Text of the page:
Can our brain make our body sick? Probably yes, Israeli research shows

Can our brain trigger a real disease in the body? New research by scientists at the Technion-Israel Institute of Technology conducted in mice suggests that the answer is likely yes.

Over the years, the intuitive idea that the brain has a significant influence on people’s physical well-being has been supported by growing scientific evidence.

“Several years ago, we studied the mechanism behind the placebo effect, showing that when people experience positive expectation, their conditions improve in many ways,” said Technion professor Asya Rolls.

“We were able to show that by activating areas of the brain that are related to positive expectations, we would boost the immune response,” he added. “What surprised us was how accurate this response was and that is why we think that the brain could not have such an exact control of the system without knowing what its state is.”

Therefore, the researchers began to investigate whether the brain is capable of representing the state of the immune system.

Professor Asya Rolls (credit: OFFICE OF THE NITZAN ZOHAR / TECHNION Spokesperson)

The results of the new study, which was led by Rolls together with his MD / Ph.D student Tamar Koren, and conducted in cooperation with Dr. Kobi Rosenblum from the University of Haifa and Dr. Fahed Hakim from EMMS Hospital in Nazareth , were published in the journal Cell on Monday.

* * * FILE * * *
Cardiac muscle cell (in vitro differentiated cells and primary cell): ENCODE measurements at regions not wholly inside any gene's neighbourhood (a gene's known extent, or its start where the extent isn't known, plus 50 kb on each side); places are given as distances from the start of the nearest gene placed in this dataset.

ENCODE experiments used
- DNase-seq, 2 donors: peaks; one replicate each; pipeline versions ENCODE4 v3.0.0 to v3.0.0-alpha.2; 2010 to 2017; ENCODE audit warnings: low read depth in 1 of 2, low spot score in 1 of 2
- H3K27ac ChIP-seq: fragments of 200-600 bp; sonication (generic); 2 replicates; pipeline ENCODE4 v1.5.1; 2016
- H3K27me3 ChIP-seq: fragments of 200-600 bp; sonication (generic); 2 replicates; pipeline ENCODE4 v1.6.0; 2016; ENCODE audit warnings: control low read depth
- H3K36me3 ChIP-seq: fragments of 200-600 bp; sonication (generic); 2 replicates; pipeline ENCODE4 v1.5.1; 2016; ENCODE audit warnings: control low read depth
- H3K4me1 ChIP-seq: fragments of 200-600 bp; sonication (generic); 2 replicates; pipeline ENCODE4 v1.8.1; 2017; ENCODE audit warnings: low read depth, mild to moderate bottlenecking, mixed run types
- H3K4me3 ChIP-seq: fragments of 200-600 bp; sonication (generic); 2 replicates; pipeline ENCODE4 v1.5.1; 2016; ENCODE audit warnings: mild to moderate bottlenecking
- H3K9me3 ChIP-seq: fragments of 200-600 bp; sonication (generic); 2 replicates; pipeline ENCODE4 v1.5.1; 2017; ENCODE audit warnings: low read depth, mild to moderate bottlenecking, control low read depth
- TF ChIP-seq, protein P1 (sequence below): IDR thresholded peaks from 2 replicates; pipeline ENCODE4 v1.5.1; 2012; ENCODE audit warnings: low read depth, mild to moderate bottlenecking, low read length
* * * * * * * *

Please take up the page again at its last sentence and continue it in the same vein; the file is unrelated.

The scientists checked which areas of the brain would be activated when the mice underwent genetically induced inflammation of the colon. Among others, the insular cortex, responsible for sensations such as thirst, hunger and pain and other manifestations of the physiological state of the body, showed greater neurological activity.

“When we reactivate the same neurons later, we register the same inflammatory response,” said Rolls. “It was quite shocking.”

According to experts, the results offer evidence that the brain contains a representation of the immune system and can reactivate it when presented with specific stimuli and possibly other forms of memories.

While the brain will not cause the body to re-infect with a pathogen, it could trigger a reaction in the body similar to that caused by the original infection.

“We have to remember that many times the damage to the body is not caused by the pathogen itself, but by the reaction of the immune system,” said Rolls.

The mechanism can help explain what triggers psychosomatic disorders – health problems that appear without an apparent biological cause.

Autoimmune diseases or other conditions like Crohn’s disease could also be based on a similar process.

Rolls cautioned that it would be wrong to assume that the results obtained from the mouse study will translate into humans in exactly the same way.

However, there is hope that the research can not only help better understand how certain diseases work, but also help treat them, possibly by inhibiting neurons from firing and triggering inflammation.

“There are many ways that we can control neural activities in the human brain; for example, through magnetic or electrical stimulation or through neurofeedback, when a person learns to control their neurons on their own, ”Rolls noted.

“We know we can do it because we know the power of a psychosomatic effect,” he said. “For example, during the clinical trial of the COVID vaccine, many people who received the placebo experienced very similar side effects to those who received the real vaccine. Clearly, this was caused by some mental process that resulted in a physiological response. “

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